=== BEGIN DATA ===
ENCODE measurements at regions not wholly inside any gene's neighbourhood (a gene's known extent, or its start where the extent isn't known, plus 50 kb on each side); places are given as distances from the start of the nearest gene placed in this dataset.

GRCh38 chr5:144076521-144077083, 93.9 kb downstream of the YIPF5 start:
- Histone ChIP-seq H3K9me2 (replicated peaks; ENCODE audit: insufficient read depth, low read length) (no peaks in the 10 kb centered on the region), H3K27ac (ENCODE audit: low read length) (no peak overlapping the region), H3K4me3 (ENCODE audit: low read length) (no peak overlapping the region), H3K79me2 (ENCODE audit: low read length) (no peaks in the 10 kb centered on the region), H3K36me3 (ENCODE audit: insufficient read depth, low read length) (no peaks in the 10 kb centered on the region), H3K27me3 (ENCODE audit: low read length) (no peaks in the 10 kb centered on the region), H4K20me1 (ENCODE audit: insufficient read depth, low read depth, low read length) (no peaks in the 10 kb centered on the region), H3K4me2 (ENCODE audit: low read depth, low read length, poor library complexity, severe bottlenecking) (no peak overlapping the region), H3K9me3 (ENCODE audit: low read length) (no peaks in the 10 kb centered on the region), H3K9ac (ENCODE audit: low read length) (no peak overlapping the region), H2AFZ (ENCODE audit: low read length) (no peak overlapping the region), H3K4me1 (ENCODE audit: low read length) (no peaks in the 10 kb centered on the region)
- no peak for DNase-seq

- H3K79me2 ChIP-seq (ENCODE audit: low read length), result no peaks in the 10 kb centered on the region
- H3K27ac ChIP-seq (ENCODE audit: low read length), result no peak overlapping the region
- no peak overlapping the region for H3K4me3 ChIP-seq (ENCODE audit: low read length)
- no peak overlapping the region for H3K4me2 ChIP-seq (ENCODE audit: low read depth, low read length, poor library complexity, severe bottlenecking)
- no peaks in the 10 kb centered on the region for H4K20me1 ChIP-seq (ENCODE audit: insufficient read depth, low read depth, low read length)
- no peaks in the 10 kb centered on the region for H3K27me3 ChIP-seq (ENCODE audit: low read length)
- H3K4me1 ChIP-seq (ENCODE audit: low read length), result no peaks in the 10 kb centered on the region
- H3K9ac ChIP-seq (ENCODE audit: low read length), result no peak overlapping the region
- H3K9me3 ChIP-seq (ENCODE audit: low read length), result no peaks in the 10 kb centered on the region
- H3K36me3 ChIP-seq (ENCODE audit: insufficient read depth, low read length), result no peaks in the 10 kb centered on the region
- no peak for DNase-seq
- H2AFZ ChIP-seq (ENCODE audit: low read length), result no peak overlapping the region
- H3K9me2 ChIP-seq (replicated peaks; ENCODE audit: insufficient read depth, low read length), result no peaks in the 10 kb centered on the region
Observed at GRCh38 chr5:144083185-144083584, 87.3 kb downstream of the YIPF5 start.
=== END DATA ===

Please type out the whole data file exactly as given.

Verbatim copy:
ENCODE measurements at regions not wholly inside any gene's neighbourhood (a gene's known extent, or its start where the extent isn't known, plus 50 kb on each side); places are given as distances from the start of the nearest gene placed in this dataset.

GRCh38 chr5:144076521-144077083, 93.9 kb downstream of the YIPF5 start:
- Histone ChIP-seq H3K9me2 (replicated peaks; ENCODE audit: insufficient read depth, low read length) (no peaks in the 10 kb centered on the region), H3K27ac (ENCODE audit: low read length) (no peak overlapping the region), H3K4me3 (ENCODE audit: low read length) (no peak overlapping the region), H3K79me2 (ENCODE audit: low read length) (no peaks in the 10 kb centered on the region), H3K36me3 (ENCODE audit: insufficient read depth, low read length) (no peaks in the 10 kb centered on the region), H3K27me3 (ENCODE audit: low read length) (no peaks in the 10 kb centered on the region), H4K20me1 (ENCODE audit: insufficient read depth, low read depth, low read length) (no peaks in the 10 kb centered on the region), H3K4me2 (ENCODE audit: low read depth, low read length, poor library complexity, severe bottlenecking) (no peak overlapping the region), H3K9me3 (ENCODE audit: low read length) (no peaks in the 10 kb centered on the region), H3K9ac (ENCODE audit: low read length) (no peak overlapping the region), H2AFZ (ENCODE audit: low read length) (no peak overlapping the region), H3K4me1 (ENCODE audit: low read length) (no peaks in the 10 kb centered on the region)
- no peak for DNase-seq

- H3K79me2 ChIP-seq (ENCODE audit: low read length), result no peaks in the 10 kb centered on the region
- H3K27ac ChIP-seq (ENCODE audit: low read length), result no peak overlapping the region
- no peak overlapping the region for H3K4me3 ChIP-seq (ENCODE audit: low read length)
- no peak overlapping the region for H3K4me2 ChIP-seq (ENCODE audit: low read depth, low read length, poor library complexity, severe bottlenecking)
- no peaks in the 10 kb centered on the region for H4K20me1 ChIP-seq (ENCODE audit: insufficient read depth, low read depth, low read length)
- no peaks in the 10 kb centered on the region for H3K27me3 ChIP-seq (ENCODE audit: low read length)
- H3K4me1 ChIP-seq (ENCODE audit: low read length), result no peaks in the 10 kb centered on the region
- H3K9ac ChIP-seq (ENCODE audit: low read length), result no peak overlapping the region
- H3K9me3 ChIP-seq (ENCODE audit: low read length), result no peaks in the 10 kb centered on the region
- H3K36me3 ChIP-seq (ENCODE audit: insufficient read depth, low read length), result no peaks in the 10 kb centered on the region
- no peak for DNase-seq
- H2AFZ ChIP-seq (ENCODE audit: low read length), result no peak overlapping the region
- H3K9me2 ChIP-seq (replicated peaks; ENCODE audit: insufficient read depth, low read length), result no peaks in the 10 kb centered on the region
Observed at GRCh38 chr5:144083185-144083584, 87.3 kb downstream of the YIPF5 start.